COVID-19 Claims Life Of Denver Music Icon Freddy Rodriquez Sr. His Legacy Will Remain For Decades

By Joe Contreras, Latin Life Denver Media

Freddy Rodriquez Sr. beloved Denver music icon and friend to everyone who ever worked with him or heard him play has died. The 89 year-old Rodriquez Sr. had been in the Intensive Care Unit (ICU) of St. Joseph Hospital in Denver since March 11th.

The news will bring heartbreak to all those who have known him throughout the many years he has been a staple of Denver’s Jazz & Latin Music scene. Freddy has performed with many of the titans of jazz; from Nancy Wilson, Harold Land, Ray Brown, Red Holliday, Wynton, and Branford Marsalis, Slide Hampton and dozens of others. He’s recorded with Roland Kirk, was in the reed section of the great Gerald Wilson Big Band in Los Angeles.
Freddy Rodriquez Sr_1
Rodriquez was inducted to the Denver Jazz Hall of Fame and was one of the few living Denver jazz musicians who performed during the 5-points jazz renaissance. He was honored with a Mayoral Proclamation at the 23rd
Annual Civil Rights Awards.

“I got involved in music when I was in junior high school, back in 1942,” said Rodriguez, in an interview with La Voz Bilingue in a 2015 interview. Rodriquez had been a Denver icon who had performing jazz around the city for over 35 years.

“At that time they were lending instruments to poor people. I chose the clarinet, so they lent me the clarinet and I played clarinet all during junior high school.” he said.

It wasn’t until enrolling at Denver West High School that Rodriguez would pick up the instrument that turned him into a local icon: the tenor sax.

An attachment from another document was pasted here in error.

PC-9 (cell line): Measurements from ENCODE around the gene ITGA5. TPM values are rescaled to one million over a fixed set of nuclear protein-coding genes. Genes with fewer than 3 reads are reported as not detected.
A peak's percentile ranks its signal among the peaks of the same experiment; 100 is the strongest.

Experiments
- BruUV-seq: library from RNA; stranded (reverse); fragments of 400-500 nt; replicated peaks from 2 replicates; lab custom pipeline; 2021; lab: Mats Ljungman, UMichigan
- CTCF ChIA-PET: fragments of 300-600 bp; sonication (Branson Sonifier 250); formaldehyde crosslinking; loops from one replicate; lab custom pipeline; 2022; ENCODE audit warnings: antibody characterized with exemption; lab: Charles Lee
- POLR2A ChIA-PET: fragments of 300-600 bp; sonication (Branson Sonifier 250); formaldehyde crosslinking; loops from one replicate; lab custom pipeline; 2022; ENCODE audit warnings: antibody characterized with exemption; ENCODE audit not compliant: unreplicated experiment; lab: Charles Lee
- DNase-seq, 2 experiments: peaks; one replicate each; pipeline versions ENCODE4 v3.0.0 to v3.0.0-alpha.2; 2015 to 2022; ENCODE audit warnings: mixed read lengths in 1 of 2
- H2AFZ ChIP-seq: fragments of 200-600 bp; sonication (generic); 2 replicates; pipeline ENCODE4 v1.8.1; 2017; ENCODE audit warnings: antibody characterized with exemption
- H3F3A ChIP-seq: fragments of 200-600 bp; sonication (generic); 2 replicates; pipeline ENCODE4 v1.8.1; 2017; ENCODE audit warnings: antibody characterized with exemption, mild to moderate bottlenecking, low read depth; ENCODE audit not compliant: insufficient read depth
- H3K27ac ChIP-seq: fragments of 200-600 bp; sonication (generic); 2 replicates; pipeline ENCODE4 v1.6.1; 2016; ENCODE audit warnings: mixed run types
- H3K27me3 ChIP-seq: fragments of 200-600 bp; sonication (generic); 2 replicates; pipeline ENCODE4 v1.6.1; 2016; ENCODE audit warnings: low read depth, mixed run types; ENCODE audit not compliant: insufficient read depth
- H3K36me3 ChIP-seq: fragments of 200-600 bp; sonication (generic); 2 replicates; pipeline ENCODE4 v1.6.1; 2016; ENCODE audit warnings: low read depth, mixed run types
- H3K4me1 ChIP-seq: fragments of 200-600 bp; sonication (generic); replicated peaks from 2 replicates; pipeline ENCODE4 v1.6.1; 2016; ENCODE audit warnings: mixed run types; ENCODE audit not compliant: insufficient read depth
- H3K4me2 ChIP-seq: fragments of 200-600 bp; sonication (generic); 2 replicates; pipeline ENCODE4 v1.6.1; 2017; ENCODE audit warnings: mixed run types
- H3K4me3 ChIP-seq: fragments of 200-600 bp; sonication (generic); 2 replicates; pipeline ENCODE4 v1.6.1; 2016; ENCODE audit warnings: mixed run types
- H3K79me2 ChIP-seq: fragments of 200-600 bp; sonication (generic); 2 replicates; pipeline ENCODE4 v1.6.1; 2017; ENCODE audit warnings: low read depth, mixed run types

“I went into the service in 1948, right after graduation and I played in the Army band in the Seattle area,” Rodriguez said. “We just played all over the area there and I was able to meet a lot of great jazz musicians.”

Rodriguez grew up in an era of Jazz. Though living in Denver would lend to different music styles and genres other than jazz, Rodriguez said the music of his era was what turned him on to jazz.

“I pursued jazz because that was the music of my era: the big band era,” he said. “That was the time of hit parade on radio. Like today you listen to rock and roll, well I listened to the hit parade and that was when we had people like Frank Sinatra and Perry Como, you name it.

My first love is jazz and popular music, especially music of the Tin Pan Alley, which was the music that came up in the Broadway shows back in the 30s. That’s the time of music I grew up on. That’s the kind of music I like and is probably the music you’re going to hear me play.

“I’ve been playing at El Chapultapec since January of 1980,” said Rodriguez, who going into his 39th year at the “Pec” had been the longest tenured live musician at any Denver-based club. “It has turned into a nice, little jazz club. It’s almost like it was back in the old days. It’s a good environment for jazz. There aren’t really a whole lot of places that have the reputation of El Chapultapec. It’s one of the long-lasting clubs. There are other clubs in town that have come and gone, but that one has stayed. Naturally, I like to play music, period, but it’s a great venue for me.” He said in the interview.